The $290 million AK CARES grant program, which opened for applications on June 1, is designed to help businesses in the state, especially those that were unable to get federal aid from the Paycheck Protection Program or Economic Injury Disaster Loans. The state's program is funded by the federal CARES Act as well — hence the name. The state Department of Commerce, Community and Economic Development is partnering with the private Alaska Industrial Development and Export Authority and Credit Union 1 to administer the grants.
"They are only on June 2 applications, and it's been seven weeks," Barry said on Monday. "So, if you applied, like me, with lots of responsibilities, lots of commitments, lots going on, I applied on (June 4), so to me, do the math, it says it could be another 12 weeks, easily, before I hear anything from them."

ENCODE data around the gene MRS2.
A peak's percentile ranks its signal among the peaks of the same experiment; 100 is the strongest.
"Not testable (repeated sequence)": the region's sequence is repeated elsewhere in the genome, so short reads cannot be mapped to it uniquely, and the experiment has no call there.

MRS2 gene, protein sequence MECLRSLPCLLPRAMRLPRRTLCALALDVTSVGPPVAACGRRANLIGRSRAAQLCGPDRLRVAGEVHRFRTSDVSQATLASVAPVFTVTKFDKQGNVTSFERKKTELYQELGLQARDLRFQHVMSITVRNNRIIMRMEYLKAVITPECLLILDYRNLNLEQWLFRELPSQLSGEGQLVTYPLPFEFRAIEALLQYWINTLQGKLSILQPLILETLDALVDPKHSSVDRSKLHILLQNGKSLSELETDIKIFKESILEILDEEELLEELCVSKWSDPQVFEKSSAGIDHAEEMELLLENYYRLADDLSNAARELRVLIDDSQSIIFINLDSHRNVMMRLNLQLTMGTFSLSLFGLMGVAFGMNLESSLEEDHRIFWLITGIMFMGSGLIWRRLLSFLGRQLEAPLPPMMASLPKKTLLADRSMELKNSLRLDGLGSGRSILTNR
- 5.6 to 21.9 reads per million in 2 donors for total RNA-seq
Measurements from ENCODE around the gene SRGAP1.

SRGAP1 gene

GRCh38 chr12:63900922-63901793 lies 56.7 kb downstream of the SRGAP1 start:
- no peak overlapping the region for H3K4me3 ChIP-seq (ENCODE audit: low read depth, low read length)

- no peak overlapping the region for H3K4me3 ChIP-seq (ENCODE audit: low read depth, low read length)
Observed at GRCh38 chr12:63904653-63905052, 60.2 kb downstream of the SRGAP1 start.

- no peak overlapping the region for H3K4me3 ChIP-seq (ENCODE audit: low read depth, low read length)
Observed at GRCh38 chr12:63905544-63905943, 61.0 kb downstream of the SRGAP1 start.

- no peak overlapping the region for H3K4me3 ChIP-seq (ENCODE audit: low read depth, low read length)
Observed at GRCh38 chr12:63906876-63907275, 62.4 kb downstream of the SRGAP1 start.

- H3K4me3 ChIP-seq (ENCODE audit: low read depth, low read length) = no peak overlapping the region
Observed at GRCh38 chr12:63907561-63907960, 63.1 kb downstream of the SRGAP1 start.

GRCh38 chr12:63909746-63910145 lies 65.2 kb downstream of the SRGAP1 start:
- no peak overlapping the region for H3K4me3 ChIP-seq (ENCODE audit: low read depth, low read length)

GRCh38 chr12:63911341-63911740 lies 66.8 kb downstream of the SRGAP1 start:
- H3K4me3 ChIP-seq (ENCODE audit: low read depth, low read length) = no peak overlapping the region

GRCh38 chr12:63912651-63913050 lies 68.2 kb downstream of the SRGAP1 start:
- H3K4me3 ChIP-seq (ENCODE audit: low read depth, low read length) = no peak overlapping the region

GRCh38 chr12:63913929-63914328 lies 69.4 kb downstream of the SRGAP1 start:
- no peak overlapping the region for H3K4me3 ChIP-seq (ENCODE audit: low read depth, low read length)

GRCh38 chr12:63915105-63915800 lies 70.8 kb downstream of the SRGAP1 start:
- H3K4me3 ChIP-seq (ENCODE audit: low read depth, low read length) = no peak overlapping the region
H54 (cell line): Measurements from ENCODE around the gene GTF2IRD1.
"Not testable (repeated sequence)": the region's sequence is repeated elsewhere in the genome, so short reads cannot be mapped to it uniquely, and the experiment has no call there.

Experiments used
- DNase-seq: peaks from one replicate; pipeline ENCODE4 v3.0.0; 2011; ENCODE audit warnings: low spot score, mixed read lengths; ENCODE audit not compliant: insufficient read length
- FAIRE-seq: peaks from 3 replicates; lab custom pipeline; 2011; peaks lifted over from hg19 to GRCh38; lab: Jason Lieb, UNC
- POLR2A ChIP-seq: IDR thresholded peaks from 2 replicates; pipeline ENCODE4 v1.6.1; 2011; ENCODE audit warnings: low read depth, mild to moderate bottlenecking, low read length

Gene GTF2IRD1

Most of that time is being spent verifying information from applicants and working with applicants to collect additional information, explained Glenn Hoskinson in a Wednesday phone interview. Hoskinson is a special assistant to the commissioner of DCCED. Between 30 and 40 CU1 employees are currently processing applications.
As of the close of business Wednesday, CU1 employees had approved 371 of 2,378 AK CARES applications totaling about $15.1 million, Hoskinson said in a Thursday phone interview.